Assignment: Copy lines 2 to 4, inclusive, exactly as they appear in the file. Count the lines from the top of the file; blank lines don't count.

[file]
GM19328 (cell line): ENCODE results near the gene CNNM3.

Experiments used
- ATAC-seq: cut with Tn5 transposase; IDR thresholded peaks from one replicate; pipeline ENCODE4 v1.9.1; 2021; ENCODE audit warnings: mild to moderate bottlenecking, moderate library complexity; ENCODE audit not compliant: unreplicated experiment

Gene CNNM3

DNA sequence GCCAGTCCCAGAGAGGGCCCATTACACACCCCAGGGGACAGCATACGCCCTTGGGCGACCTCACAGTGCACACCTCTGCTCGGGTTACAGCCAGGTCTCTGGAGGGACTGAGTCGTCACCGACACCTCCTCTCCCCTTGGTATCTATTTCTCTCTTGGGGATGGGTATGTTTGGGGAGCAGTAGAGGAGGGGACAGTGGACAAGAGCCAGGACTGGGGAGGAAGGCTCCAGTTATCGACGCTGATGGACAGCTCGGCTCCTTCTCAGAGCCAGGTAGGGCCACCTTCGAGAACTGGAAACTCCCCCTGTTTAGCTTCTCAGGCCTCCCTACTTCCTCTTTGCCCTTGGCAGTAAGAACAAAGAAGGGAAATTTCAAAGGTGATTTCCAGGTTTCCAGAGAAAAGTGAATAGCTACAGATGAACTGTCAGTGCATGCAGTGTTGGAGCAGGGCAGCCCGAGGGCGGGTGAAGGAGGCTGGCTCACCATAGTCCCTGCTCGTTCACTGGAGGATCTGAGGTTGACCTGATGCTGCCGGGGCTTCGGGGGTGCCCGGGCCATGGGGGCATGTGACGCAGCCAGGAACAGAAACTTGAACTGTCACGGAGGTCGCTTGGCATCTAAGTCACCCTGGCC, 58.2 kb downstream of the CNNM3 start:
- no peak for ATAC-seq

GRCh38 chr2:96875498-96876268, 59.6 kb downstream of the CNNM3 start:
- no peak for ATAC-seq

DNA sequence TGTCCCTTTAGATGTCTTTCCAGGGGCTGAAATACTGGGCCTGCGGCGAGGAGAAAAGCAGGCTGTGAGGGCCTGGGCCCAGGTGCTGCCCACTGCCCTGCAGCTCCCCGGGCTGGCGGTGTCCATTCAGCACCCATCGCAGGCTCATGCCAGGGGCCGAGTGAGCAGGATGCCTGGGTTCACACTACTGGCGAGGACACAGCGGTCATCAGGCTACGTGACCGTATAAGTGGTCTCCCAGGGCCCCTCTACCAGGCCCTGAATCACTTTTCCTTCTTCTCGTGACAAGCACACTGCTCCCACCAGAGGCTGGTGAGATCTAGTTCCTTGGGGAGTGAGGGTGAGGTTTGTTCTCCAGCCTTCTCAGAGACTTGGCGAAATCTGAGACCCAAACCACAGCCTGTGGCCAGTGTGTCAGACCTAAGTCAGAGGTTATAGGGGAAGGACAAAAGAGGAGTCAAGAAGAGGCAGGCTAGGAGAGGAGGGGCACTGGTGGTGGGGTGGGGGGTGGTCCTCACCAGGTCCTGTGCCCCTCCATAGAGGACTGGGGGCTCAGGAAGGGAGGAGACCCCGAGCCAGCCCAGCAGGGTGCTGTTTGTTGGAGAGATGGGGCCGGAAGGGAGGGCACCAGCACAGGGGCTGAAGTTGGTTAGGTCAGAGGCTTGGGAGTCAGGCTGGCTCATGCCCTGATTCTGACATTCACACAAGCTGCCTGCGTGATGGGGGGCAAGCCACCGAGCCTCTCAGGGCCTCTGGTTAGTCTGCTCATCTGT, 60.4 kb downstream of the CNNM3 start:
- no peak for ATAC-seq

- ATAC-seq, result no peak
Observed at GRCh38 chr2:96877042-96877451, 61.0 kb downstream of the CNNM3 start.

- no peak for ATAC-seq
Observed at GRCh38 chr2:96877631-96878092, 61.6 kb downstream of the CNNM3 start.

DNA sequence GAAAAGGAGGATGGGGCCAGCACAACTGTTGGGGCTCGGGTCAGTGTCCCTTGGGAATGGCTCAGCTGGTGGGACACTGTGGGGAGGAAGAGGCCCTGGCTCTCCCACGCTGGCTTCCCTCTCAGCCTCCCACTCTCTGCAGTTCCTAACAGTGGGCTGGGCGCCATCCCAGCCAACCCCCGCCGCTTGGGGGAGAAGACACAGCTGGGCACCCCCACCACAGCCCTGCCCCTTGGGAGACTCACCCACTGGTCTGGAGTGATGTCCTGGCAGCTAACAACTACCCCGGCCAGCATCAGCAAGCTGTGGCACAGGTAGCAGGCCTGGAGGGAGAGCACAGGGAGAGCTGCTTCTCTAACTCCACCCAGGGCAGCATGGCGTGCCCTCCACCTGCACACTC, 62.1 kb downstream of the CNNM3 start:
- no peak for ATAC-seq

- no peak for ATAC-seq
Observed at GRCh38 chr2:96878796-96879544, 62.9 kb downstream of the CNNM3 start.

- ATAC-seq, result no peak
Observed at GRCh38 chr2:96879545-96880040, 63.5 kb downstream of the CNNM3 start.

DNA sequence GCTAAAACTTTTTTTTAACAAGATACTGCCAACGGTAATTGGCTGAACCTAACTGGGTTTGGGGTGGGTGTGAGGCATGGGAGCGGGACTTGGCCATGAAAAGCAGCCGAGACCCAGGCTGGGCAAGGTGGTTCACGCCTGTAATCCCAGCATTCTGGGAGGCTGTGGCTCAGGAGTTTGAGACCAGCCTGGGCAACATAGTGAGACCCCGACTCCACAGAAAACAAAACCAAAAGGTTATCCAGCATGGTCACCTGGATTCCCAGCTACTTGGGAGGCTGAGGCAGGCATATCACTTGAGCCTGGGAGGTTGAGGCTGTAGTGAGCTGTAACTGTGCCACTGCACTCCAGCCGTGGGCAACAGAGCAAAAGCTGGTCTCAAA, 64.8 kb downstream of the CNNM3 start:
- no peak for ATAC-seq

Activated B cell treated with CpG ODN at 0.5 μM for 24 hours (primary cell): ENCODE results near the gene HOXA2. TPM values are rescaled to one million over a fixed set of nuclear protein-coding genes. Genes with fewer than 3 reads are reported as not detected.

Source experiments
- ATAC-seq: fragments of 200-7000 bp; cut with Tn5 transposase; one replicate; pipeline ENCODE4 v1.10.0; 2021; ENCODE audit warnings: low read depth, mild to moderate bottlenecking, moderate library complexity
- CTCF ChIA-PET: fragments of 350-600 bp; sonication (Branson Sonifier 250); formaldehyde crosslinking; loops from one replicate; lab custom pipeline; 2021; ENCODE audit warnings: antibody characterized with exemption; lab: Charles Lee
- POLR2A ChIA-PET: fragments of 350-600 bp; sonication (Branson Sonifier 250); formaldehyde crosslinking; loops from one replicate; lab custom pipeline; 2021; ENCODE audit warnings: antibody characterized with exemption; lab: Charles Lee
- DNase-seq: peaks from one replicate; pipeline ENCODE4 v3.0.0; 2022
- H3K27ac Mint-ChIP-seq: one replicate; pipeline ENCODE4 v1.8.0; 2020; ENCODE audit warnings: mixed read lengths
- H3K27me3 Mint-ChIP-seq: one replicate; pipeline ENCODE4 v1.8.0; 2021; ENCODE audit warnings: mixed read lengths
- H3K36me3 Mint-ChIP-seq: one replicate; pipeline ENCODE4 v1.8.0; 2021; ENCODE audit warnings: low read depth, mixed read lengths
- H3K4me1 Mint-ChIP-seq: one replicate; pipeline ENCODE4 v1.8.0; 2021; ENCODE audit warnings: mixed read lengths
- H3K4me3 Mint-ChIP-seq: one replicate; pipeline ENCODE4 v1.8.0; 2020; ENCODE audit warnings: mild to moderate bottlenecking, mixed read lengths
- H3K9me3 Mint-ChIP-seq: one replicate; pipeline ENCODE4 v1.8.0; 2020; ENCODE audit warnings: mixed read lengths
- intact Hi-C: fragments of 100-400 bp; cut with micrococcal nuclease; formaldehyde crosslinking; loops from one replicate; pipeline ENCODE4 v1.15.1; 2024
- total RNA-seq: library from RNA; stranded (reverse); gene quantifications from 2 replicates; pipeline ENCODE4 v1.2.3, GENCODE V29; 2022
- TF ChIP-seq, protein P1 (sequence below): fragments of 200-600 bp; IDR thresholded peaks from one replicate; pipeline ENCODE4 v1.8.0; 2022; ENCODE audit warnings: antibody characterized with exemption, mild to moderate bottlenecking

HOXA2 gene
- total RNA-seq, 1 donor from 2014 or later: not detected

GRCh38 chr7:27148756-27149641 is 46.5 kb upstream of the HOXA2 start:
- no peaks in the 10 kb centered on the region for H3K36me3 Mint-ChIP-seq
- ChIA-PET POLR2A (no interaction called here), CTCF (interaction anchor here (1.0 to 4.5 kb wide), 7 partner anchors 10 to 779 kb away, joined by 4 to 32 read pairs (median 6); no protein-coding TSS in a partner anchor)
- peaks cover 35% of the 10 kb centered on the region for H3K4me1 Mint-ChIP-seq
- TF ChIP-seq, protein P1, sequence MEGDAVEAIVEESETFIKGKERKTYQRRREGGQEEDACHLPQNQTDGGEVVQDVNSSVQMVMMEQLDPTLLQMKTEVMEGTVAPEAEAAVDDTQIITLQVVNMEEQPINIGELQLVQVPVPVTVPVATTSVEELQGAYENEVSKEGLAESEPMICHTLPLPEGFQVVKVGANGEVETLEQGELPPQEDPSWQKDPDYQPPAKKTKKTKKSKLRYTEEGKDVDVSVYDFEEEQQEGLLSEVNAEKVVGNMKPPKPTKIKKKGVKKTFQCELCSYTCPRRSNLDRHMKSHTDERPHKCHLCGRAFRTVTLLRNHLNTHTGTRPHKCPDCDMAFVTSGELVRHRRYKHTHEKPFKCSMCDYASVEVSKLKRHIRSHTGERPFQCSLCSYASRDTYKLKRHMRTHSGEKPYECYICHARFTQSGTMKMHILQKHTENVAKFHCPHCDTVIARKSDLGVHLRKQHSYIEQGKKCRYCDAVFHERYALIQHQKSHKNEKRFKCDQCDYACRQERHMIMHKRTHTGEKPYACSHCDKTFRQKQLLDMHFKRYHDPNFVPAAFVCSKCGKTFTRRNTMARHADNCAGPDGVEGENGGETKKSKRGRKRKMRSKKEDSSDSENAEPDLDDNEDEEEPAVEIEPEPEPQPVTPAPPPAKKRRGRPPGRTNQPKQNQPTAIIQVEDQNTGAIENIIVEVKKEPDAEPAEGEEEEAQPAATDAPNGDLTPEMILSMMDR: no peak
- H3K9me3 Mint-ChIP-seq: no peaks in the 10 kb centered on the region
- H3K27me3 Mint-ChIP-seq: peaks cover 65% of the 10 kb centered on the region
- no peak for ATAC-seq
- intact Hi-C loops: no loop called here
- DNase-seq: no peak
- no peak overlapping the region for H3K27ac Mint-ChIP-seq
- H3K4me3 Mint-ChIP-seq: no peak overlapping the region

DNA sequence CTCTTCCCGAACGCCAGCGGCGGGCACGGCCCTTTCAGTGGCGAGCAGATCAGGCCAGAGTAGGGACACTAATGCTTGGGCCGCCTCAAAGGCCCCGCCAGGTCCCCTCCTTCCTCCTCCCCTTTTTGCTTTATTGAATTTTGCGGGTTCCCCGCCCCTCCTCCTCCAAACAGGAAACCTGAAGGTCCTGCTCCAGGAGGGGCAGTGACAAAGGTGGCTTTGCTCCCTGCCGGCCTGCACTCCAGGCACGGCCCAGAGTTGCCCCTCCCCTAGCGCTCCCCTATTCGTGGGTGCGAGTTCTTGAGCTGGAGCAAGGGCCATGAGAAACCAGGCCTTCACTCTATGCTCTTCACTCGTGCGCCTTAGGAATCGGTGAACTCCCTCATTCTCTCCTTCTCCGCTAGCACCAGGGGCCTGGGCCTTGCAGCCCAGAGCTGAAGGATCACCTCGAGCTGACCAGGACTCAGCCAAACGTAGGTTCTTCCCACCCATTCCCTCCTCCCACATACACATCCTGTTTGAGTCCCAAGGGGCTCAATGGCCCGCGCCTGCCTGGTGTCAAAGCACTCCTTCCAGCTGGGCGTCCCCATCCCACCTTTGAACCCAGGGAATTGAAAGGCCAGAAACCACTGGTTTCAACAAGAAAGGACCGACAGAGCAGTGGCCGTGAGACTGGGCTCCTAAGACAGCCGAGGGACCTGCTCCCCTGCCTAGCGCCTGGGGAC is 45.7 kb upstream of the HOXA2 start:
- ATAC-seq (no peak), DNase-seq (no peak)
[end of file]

Experiments used
- ATAC-seq: cut with Tn5 transposase; IDR thresholded peaks from one replicate; pipeline ENCODE4 v1.9.1; 2021; ENCODE audit warnings: mild to moderate bottlenecking, moderate library complexity; ENCODE audit not compliant: unreplicated experiment

Gene CNNM3